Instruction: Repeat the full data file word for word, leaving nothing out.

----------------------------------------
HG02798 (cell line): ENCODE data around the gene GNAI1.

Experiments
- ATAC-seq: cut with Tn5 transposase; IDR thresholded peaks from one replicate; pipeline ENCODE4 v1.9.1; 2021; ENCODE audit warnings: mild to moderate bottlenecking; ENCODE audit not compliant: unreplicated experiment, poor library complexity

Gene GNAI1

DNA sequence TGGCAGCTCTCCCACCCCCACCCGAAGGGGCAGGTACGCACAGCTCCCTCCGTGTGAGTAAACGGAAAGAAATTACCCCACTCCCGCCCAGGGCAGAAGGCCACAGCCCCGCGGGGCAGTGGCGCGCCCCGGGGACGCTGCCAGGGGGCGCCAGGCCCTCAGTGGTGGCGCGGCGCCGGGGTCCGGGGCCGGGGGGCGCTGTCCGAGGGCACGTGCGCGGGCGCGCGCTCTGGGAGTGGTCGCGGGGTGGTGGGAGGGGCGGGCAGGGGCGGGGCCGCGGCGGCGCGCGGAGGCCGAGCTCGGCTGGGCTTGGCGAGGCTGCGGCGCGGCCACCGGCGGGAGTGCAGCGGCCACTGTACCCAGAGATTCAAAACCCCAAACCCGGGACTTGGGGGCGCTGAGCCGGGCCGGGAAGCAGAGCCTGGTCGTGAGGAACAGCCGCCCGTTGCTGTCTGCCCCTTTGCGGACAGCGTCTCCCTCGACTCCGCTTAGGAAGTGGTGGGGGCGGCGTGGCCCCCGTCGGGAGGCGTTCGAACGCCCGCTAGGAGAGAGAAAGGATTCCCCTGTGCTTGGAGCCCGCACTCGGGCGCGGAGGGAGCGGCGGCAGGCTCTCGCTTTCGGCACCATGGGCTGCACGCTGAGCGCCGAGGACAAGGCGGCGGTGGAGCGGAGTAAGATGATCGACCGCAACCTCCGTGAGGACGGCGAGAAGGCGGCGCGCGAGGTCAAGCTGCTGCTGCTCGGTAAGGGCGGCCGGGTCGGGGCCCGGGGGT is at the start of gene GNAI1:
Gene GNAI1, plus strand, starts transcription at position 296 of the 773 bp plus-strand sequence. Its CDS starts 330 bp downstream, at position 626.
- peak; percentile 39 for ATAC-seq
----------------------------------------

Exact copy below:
HG02798 (cell line): ENCODE data around the gene GNAI1.

Experiments
- ATAC-seq: cut with Tn5 transposase; IDR thresholded peaks from one replicate; pipeline ENCODE4 v1.9.1; 2021; ENCODE audit warnings: mild to moderate bottlenecking; ENCODE audit not compliant: unreplicated experiment, poor library complexity

Gene GNAI1

DNA sequence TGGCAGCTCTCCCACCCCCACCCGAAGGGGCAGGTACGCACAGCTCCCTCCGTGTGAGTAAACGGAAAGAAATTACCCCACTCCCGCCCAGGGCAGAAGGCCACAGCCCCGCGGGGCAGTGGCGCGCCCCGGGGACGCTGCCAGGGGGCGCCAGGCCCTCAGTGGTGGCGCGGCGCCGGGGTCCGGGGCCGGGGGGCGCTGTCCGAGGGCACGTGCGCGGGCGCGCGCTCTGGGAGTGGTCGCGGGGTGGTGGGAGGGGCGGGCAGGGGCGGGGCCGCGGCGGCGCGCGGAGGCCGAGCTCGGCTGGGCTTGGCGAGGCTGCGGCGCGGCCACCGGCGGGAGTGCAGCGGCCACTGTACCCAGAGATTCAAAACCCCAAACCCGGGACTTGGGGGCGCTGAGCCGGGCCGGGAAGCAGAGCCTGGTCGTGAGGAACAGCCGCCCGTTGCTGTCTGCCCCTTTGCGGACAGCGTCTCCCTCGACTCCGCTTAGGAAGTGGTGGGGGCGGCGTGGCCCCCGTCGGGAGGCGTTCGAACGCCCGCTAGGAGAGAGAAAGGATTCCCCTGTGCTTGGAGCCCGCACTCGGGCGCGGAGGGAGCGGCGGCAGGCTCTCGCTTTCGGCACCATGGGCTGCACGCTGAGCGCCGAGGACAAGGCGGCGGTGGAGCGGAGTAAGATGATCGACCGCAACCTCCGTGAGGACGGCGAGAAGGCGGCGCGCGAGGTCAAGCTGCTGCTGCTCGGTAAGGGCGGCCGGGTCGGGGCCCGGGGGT is at the start of gene GNAI1:
Gene GNAI1, plus strand, starts transcription at position 296 of the 773 bp plus-strand sequence. Its CDS starts 330 bp downstream, at position 626.
- peak; percentile 39 for ATAC-seq